I had written earlier about Amazon picking an intentionally self-deprecating hashtag to attract attention. It was literally a call-to-action to people to go, “Hey look, they made a blunder!”.
See: A shit hashtag, for a reason.
Here’s another brand using the same tactic really well!
Visible, a Denver, Colorado-based telecommunications company recently went to town with its new campaign that consisted of about 150 billboards.
The communication in almost all of them was a standard, “Unlimited messages, minutes, and data on Visible’s $40/mo phone service”.
A handful of those billboards had a typo. Instead of ‘messages’, it said, ‘massages’! Now, this was intentional, of course.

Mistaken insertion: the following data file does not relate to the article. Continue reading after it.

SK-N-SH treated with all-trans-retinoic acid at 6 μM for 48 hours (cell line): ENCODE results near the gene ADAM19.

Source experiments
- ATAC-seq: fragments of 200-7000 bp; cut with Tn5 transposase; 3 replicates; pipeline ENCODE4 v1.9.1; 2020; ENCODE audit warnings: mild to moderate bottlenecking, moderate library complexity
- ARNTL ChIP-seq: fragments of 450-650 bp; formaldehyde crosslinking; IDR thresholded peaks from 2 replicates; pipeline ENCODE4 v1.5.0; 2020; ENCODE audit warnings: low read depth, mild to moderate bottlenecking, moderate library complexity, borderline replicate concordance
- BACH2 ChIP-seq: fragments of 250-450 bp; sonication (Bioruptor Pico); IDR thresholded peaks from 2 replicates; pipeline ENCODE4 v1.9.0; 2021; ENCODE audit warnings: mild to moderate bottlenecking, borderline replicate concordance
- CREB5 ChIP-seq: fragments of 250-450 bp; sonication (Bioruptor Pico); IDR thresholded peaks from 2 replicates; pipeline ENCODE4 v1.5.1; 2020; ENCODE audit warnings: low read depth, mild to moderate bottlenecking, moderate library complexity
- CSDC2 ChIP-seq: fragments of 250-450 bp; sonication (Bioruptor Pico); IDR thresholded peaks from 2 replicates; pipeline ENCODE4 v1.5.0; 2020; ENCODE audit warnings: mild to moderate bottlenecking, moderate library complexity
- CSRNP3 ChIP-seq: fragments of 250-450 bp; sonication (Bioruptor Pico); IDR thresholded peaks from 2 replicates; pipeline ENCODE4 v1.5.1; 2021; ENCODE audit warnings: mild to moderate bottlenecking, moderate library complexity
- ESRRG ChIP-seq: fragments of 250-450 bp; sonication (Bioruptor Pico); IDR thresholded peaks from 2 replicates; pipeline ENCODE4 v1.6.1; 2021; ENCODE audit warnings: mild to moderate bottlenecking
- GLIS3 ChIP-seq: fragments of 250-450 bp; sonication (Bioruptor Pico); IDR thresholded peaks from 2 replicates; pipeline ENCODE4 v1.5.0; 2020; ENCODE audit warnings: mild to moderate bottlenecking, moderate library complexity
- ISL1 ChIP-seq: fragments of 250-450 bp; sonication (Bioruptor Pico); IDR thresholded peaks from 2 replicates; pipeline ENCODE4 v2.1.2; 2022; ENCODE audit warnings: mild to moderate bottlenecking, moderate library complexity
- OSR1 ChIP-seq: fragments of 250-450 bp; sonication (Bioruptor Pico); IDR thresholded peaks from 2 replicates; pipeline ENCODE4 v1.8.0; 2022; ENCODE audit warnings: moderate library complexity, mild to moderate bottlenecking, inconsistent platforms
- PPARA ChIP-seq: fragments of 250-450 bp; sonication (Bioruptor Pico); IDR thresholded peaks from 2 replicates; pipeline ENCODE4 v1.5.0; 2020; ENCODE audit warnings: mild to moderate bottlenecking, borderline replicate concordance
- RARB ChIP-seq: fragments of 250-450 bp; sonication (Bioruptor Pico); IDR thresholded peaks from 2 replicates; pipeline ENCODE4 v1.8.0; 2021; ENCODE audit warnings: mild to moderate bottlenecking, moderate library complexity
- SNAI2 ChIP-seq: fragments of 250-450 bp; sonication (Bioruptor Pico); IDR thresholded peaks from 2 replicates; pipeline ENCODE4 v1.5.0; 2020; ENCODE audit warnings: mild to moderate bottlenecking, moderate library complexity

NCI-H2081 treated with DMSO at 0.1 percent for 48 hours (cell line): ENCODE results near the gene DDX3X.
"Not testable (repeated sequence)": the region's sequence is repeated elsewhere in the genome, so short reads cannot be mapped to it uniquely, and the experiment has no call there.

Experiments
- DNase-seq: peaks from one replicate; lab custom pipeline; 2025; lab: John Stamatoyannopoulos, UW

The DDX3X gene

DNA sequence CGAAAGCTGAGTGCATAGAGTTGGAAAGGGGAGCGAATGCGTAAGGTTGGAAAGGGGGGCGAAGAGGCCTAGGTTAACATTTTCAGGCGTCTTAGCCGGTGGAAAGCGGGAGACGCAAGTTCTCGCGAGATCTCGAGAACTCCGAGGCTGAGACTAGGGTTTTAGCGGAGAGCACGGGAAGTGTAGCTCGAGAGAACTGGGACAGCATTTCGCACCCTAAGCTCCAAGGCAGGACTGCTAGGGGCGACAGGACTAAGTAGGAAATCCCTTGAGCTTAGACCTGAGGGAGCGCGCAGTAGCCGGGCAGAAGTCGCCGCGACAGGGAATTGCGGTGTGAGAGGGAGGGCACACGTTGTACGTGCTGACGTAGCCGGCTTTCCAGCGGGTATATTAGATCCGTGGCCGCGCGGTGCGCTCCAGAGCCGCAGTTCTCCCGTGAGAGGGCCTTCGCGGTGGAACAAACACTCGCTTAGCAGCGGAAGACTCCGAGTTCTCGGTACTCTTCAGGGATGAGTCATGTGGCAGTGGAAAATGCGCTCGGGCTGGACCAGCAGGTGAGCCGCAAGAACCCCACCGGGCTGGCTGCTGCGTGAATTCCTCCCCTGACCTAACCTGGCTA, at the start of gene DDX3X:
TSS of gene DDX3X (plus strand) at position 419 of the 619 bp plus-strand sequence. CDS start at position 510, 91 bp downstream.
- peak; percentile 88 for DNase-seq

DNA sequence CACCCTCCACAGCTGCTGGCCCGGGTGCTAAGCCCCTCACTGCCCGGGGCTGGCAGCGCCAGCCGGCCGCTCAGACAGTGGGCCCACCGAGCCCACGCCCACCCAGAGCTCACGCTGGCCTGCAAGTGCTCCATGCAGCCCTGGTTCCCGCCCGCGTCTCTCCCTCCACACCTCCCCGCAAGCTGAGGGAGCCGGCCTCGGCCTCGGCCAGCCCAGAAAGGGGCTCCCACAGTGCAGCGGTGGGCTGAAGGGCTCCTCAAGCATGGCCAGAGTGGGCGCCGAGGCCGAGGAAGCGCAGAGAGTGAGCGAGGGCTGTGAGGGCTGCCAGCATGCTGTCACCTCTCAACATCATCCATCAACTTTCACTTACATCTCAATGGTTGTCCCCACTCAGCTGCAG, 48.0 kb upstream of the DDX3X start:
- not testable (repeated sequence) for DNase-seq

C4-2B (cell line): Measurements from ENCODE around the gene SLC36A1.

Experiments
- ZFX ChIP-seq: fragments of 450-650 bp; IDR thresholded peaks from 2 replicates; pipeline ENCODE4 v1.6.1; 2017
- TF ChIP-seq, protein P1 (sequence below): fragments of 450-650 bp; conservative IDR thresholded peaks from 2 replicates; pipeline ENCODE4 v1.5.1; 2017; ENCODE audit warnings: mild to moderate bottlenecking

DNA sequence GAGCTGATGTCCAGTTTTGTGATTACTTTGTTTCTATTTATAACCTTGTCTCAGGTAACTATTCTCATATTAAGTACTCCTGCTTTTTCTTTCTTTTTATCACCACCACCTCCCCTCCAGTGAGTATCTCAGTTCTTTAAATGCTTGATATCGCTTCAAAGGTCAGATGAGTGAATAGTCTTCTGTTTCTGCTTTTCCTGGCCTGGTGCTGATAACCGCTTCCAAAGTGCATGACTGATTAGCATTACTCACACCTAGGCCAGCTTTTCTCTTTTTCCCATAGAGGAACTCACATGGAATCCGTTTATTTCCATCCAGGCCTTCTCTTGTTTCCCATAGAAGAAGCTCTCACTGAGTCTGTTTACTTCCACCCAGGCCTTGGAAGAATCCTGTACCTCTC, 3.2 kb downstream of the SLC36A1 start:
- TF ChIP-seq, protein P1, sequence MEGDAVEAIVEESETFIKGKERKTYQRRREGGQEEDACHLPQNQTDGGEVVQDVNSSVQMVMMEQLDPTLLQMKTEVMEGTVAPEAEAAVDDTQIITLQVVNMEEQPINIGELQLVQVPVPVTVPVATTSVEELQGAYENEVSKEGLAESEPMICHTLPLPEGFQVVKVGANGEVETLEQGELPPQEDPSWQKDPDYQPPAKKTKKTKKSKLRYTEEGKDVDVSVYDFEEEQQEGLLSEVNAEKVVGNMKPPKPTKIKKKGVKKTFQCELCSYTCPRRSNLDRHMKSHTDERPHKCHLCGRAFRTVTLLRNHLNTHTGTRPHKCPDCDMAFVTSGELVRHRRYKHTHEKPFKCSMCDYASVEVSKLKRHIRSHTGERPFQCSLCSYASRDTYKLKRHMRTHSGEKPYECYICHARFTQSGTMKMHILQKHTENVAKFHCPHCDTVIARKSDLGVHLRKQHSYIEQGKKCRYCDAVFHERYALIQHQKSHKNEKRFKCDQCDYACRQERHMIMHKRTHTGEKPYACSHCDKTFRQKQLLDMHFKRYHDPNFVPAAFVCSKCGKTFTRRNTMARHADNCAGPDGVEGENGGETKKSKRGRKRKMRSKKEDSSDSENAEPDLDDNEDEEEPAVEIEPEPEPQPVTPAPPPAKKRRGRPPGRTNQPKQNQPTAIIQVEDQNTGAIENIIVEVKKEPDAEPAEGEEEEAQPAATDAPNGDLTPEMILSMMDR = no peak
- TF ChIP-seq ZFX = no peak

As expected, the social media messages started trickling in almost immediately. Various opinions were offered – #fail, fire your copywriter, who is your agency? and so on.
Right off the start, Visible was taking on everyone who pointed out the ‘typo’ with witty responses.
A week later, they made good on the promise! They actually had a day of free massages (September 21) and that included massages for pets too!
For a new, small brand, this is a remarkably clever way to attract attention.
PS: This is not the first time ‘message’ has been converted into a ‘massage’. The most famous instance of ‘message’ becoming ‘massage’ was for the cover of Marshall McLuhan’s iconic book, “The Medium is the Massage: An Inventory of Effects”.
Yes, you read that right! It was a typo. And this is what McLuhan’s son had to say about it.